Brits moving abroad? How does it affect your pensions?

Brits moving abroad

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One of the main questions we get asked by UK nationals moving abroad is the impact this will have on their pensions, so we thought a blog post would be useful. I would add that anything relating to how much you can contribute to a pension, and what you should invest in, should be discussed with a qualified IFA – we’re just commenting on the tax aspects of it.


Firstly, living and working abroad may be a relatively more remunerative approach than remaining in the UK, and so it is often a good time to think about topping up pension contributions.  The first question is whether the pension scheme that you are in actually permits contributions while you are not a UK resident, and secondly, whether making those contributions is in fact tax-efficient.  Part of the trade-off with pensions is that tax relief is provided as the incentive to tie up money for 20 or 30 years, or longer, in return for there being less burden on the state in the future.

Many schemes restrict contributions to those who are UK resident, although if you remain employed by the same UK employer and are assigned to work abroad, many permit you to remain in the scheme.

Whilst living outside the UK, if you are abroad long enough to break UK tax residency, there will likely be no UK tax benefit. 

The maximum annual contribution to a private pension is £60,000, and tax relief is available on contributions.  The 20% basic rate can be withheld on the payment, meaning that the pension fund claims it back, whereas the rest is claimed through your annual tax return.  So, for a 45% taxpayer, the net cost of adding £60,000 to your pension fund is only £33,000.  For those that can’t make a contribution in a specific year, unused contributions can be carried forward for up to three years.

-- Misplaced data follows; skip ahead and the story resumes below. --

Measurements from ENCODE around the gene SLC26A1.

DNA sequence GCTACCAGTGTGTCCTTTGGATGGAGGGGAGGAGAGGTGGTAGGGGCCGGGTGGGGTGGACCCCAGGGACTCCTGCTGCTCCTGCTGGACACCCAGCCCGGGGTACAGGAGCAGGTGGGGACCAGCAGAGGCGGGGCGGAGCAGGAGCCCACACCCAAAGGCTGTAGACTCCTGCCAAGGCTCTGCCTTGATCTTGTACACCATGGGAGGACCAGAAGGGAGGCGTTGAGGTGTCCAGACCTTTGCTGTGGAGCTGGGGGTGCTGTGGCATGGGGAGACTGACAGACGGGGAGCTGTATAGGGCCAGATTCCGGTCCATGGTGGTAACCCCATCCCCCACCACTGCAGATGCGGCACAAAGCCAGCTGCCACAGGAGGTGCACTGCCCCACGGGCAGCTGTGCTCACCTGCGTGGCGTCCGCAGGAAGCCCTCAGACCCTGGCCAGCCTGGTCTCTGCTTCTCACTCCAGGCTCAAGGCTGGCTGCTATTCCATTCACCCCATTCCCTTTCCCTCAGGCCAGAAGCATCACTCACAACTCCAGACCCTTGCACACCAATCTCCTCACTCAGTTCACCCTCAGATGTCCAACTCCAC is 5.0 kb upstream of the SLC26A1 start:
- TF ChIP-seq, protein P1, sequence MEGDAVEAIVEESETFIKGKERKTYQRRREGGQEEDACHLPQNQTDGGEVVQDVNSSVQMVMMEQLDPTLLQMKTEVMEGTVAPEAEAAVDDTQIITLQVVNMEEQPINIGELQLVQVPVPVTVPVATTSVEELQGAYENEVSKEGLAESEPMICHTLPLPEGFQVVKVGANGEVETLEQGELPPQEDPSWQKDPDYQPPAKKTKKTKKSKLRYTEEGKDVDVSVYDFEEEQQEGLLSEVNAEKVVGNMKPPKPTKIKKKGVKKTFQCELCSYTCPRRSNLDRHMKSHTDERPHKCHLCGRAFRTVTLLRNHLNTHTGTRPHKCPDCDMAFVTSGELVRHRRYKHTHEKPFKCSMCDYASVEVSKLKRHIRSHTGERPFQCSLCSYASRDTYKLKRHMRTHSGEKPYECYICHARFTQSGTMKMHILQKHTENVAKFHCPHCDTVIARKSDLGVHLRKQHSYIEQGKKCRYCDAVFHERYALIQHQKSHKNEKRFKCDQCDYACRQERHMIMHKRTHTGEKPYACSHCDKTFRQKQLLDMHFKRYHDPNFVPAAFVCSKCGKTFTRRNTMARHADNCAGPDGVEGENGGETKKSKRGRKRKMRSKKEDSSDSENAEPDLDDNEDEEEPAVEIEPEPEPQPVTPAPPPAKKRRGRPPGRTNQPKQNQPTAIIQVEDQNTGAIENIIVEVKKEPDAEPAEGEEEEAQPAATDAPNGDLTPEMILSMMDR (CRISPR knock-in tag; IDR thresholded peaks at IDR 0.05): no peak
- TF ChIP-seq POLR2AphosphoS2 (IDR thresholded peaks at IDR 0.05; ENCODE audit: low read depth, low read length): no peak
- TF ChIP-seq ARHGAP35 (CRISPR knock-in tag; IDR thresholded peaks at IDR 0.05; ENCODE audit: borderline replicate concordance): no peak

If you earn over £260,000, for every £2 of adjusted income over £260,000, your annual allowance for that tax year will be reduced by £1.  So, if your adjusted income is over £360,000, your annual allowance will be £10,000.  Above that though there will be no further reduction.

Pension income

Pension income tends to come in two parts.  

UK schemes can allow a lump-sum of up to 25% of the accumulated fund to be drawn tax-free at the moment of retirement.  That amount is capped at £268,274 for the 2024/25 tax year.  The tax-free aspect of the lump sum is a UK-specific exemption – so, if you have moved somewhere that taxes pension income, it is possible that the lump sum is taxable there.  So, if you are moving abroad to retire, it’s important to see if the lump sum should be taken before leaving the UK, even if you think you might not need it for a year or two.

After the lump sum, monthly pension payments are usually taxed as regular income.  So, if you are no longer a UK tax resident, then the UK will not tax the pension, and it is up to the country in which you are tax resident to tax the pension instead.  However, where the country doesn’t tax you on your worldwide income as a full resident (e.g. Thailand), it may in practice be difficult to get the UK withholding stopped.

Some countries have a low tax rate for foreign pensions – Cyprus for example only taxes them at 5%, Greece at 7%, and Malta at 15%, so those might be even more attractive retirement options than you thought.

So, pension income wouldn’t be taxable in the UK if you’re non-resident, but would likely be taxable where you are resident, unless it’s a government pension.

Government service pensions

Care should be taken with civil service or miliary pensions.  Most double tax agreements make government pensions taxable in the country where they are paid from (unless the individual is a national of the other state), and so those may still be taxed in the UK. However, if there are no other UK sources of income, the full personal allowance can be applied against this income.

Living abroad temporarily

For those that are living abroad for a few years, it can be beneficial to save up excess cash, and to top up pension funds once you have become UK tax resident again.  If you are a higher rate taxpayer, there may be some benefit to drip-feeding the catch-up in over 2-3 years so that all of the tax relief comes at the higher 40% or 45% rates, rather than at 20%, as that way more money makes its way into the fund for later.

Next time we’ll talk about other aspects including state pensions and inheritance tax.  If you have any questions, don’t hesitate to contact Oliver or Peter to discuss your pension situation.